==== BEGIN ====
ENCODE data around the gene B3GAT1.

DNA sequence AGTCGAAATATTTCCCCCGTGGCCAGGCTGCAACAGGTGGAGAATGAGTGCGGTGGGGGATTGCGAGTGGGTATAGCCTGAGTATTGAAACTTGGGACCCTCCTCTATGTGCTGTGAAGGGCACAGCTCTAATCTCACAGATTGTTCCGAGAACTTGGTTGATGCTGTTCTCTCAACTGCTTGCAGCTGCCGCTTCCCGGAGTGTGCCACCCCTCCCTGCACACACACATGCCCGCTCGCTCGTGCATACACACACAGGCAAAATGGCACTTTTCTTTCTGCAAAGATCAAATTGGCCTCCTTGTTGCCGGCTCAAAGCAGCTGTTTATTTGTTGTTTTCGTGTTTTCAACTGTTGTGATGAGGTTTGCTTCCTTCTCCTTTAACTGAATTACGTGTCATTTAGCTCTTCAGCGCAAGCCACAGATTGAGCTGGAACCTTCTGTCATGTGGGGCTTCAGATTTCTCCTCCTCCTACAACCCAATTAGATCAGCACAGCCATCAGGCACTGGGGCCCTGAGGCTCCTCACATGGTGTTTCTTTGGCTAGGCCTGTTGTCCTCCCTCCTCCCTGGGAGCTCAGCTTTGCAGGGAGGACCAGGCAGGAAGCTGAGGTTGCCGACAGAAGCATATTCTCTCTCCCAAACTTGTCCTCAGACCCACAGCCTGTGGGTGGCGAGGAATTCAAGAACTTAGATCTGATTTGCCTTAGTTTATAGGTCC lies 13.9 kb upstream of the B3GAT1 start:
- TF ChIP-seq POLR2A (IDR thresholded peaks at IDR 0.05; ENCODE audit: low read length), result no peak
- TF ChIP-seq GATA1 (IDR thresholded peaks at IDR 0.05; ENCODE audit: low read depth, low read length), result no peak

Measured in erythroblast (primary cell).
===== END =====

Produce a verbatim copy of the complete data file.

ENCODE data around the gene B3GAT1.

DNA sequence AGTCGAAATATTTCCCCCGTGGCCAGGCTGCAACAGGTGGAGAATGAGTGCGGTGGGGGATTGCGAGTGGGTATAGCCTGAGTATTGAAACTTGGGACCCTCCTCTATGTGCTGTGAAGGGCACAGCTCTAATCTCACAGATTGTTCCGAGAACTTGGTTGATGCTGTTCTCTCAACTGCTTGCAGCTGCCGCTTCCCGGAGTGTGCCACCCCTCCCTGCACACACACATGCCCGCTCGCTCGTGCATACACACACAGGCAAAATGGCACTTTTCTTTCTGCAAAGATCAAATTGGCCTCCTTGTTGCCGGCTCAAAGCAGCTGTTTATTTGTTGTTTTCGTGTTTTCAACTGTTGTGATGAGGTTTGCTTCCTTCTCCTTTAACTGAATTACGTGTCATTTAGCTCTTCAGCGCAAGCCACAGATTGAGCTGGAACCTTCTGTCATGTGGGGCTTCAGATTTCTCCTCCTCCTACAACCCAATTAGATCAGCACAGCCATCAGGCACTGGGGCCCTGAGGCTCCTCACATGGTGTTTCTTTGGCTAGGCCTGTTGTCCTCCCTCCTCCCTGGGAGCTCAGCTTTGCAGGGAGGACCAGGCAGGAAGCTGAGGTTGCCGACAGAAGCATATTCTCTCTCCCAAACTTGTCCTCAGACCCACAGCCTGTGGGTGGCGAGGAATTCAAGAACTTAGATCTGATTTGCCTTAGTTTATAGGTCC lies 13.9 kb upstream of the B3GAT1 start:
- TF ChIP-seq POLR2A (IDR thresholded peaks at IDR 0.05; ENCODE audit: low read length), result no peak
- TF ChIP-seq GATA1 (IDR thresholded peaks at IDR 0.05; ENCODE audit: low read depth, low read length), result no peak

Measured in erythroblast (primary cell).